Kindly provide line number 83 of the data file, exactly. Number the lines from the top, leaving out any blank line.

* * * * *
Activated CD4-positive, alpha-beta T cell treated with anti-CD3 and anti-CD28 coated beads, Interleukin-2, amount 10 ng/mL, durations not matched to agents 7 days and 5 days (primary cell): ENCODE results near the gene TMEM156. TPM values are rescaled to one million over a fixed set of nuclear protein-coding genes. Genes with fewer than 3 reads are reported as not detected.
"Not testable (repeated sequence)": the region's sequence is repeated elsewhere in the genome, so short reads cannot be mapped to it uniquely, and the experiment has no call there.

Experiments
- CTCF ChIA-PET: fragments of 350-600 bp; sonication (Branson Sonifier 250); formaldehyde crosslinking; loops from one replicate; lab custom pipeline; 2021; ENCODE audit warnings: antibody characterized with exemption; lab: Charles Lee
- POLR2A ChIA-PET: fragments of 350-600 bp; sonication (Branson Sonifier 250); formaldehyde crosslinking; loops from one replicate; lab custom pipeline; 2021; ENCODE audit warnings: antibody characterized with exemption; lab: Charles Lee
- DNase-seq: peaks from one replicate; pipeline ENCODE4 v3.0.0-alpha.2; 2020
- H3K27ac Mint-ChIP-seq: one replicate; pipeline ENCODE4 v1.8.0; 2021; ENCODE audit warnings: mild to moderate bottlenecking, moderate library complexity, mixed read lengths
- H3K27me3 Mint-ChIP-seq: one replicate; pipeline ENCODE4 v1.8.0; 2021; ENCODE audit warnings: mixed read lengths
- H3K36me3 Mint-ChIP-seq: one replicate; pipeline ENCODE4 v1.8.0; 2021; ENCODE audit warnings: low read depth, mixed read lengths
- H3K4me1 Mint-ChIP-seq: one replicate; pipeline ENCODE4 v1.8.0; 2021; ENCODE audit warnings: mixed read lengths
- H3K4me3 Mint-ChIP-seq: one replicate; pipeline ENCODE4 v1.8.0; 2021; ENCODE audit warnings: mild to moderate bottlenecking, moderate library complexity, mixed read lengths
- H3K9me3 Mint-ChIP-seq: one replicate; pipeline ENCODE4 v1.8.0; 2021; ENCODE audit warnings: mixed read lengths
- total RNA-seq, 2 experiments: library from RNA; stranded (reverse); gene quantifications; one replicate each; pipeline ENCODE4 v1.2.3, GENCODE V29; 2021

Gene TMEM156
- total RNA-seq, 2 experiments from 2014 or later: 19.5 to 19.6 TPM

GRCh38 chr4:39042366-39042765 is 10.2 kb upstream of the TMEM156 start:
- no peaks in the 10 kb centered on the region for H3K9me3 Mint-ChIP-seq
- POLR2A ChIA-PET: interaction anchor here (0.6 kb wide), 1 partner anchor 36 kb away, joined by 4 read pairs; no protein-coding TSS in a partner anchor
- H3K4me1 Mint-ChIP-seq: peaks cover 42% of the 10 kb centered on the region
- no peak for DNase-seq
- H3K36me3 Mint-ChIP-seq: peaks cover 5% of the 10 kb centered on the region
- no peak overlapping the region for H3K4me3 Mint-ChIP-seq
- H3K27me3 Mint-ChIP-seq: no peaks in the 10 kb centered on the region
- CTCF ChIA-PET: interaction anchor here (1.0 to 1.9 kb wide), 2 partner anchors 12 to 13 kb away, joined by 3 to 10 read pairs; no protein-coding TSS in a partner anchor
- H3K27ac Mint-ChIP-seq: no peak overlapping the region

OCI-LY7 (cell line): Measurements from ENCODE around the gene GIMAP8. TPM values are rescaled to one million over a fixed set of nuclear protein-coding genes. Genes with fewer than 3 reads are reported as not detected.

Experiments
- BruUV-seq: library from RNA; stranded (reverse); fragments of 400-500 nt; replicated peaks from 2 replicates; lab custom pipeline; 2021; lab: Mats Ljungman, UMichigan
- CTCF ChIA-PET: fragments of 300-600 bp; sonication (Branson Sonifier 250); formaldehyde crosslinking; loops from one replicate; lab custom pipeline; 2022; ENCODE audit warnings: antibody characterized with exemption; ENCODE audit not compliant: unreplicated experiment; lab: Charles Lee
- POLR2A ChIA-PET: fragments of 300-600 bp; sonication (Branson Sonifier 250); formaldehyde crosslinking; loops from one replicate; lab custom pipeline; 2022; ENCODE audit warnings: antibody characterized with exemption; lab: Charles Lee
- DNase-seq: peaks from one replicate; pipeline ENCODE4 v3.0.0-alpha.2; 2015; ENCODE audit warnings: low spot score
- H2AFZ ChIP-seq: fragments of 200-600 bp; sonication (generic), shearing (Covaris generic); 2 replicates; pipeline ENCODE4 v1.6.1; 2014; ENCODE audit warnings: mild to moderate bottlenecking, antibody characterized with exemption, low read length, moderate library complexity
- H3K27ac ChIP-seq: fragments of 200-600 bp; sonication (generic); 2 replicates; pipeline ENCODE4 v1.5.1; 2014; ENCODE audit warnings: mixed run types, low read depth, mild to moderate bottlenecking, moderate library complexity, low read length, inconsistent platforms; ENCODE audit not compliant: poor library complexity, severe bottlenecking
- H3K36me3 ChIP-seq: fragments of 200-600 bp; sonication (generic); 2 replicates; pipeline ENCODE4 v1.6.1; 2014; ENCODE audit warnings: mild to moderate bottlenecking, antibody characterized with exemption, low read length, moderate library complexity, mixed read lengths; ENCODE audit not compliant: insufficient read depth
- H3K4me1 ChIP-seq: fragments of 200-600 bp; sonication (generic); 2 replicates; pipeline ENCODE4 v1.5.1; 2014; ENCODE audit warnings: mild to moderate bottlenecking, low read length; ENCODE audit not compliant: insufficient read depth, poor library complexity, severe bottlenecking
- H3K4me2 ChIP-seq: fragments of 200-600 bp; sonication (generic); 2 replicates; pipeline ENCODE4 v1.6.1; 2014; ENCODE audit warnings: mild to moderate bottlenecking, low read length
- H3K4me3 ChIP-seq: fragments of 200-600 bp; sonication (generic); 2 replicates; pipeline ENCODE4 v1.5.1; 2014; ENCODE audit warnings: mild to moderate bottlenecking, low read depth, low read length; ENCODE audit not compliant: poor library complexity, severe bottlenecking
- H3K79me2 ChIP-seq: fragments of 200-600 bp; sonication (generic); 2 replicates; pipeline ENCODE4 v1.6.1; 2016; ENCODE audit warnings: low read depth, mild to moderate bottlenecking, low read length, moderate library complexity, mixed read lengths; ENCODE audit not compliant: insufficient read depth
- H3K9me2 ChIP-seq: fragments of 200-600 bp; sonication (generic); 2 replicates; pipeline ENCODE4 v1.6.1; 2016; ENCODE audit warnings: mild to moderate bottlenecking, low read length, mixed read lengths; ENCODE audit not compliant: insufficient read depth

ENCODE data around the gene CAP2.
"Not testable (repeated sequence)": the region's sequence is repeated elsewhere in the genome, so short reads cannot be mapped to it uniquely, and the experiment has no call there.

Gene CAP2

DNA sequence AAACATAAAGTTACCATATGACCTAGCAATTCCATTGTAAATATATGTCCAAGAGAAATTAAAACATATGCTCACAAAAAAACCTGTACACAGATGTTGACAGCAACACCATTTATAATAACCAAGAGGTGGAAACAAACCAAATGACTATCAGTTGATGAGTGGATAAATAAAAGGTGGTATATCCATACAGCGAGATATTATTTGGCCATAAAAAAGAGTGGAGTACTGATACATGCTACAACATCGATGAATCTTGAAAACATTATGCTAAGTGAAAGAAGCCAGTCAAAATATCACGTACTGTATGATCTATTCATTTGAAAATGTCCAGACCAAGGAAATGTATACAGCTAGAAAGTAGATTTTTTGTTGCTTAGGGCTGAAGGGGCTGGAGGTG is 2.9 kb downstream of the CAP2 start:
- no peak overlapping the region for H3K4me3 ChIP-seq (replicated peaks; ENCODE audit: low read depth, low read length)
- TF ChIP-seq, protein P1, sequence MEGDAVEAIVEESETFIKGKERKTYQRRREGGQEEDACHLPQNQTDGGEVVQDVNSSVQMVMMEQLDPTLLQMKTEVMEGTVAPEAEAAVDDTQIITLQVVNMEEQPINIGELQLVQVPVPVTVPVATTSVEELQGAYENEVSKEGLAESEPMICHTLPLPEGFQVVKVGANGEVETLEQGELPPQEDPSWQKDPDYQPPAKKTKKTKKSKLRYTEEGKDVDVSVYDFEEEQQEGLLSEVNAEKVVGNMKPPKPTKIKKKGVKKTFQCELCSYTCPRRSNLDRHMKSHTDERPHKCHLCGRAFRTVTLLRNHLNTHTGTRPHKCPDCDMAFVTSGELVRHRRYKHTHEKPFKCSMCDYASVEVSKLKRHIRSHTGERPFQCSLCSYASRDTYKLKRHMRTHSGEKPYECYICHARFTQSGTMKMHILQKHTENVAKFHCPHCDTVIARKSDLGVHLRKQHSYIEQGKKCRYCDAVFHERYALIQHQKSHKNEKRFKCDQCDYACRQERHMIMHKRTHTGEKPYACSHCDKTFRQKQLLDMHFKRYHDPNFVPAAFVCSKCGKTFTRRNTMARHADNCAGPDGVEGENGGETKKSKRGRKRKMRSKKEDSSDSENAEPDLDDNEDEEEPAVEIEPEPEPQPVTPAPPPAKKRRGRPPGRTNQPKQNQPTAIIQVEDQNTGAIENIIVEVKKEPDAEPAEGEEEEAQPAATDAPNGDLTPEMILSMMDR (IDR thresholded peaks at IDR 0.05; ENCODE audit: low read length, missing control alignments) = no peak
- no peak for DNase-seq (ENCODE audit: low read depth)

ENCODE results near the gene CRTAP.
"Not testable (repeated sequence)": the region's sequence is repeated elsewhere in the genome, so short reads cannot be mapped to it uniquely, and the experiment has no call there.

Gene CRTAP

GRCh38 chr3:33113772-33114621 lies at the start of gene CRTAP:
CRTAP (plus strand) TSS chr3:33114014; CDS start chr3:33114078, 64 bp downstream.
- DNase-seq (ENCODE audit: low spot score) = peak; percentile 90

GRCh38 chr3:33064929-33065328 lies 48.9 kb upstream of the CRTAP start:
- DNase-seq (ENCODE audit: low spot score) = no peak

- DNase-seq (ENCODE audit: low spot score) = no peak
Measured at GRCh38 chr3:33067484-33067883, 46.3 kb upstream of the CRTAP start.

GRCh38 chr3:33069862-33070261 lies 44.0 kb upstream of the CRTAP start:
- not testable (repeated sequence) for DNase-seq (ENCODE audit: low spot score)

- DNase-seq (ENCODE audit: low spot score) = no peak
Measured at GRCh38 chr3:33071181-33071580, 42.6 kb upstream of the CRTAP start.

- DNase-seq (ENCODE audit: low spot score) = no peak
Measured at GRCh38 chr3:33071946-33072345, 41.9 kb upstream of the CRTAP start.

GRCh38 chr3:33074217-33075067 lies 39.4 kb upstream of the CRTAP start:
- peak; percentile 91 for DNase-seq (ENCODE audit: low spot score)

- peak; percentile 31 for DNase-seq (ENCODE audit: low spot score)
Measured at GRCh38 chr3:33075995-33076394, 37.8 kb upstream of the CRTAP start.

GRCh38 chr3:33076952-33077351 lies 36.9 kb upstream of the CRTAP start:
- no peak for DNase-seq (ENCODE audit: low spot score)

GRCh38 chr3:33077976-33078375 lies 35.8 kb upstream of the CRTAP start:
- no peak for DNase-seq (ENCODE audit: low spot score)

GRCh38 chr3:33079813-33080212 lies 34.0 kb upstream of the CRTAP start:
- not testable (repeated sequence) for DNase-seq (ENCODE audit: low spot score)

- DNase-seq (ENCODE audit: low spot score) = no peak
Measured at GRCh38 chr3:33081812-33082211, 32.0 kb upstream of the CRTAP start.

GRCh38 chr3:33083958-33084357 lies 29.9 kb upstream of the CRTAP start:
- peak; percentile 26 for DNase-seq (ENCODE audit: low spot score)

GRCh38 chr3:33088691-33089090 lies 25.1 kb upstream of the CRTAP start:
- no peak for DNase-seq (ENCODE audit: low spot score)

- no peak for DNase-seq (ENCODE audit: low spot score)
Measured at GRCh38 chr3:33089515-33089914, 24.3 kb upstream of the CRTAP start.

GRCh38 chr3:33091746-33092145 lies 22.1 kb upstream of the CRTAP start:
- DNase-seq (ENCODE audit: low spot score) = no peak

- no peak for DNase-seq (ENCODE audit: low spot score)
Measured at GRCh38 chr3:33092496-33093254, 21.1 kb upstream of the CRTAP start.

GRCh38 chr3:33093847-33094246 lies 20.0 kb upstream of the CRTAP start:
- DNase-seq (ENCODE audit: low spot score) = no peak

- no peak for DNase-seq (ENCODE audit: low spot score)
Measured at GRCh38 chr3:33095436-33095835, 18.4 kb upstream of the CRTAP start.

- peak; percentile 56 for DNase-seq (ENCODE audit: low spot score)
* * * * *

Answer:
- no peak for DNase-seq (ENCODE audit: low spot score)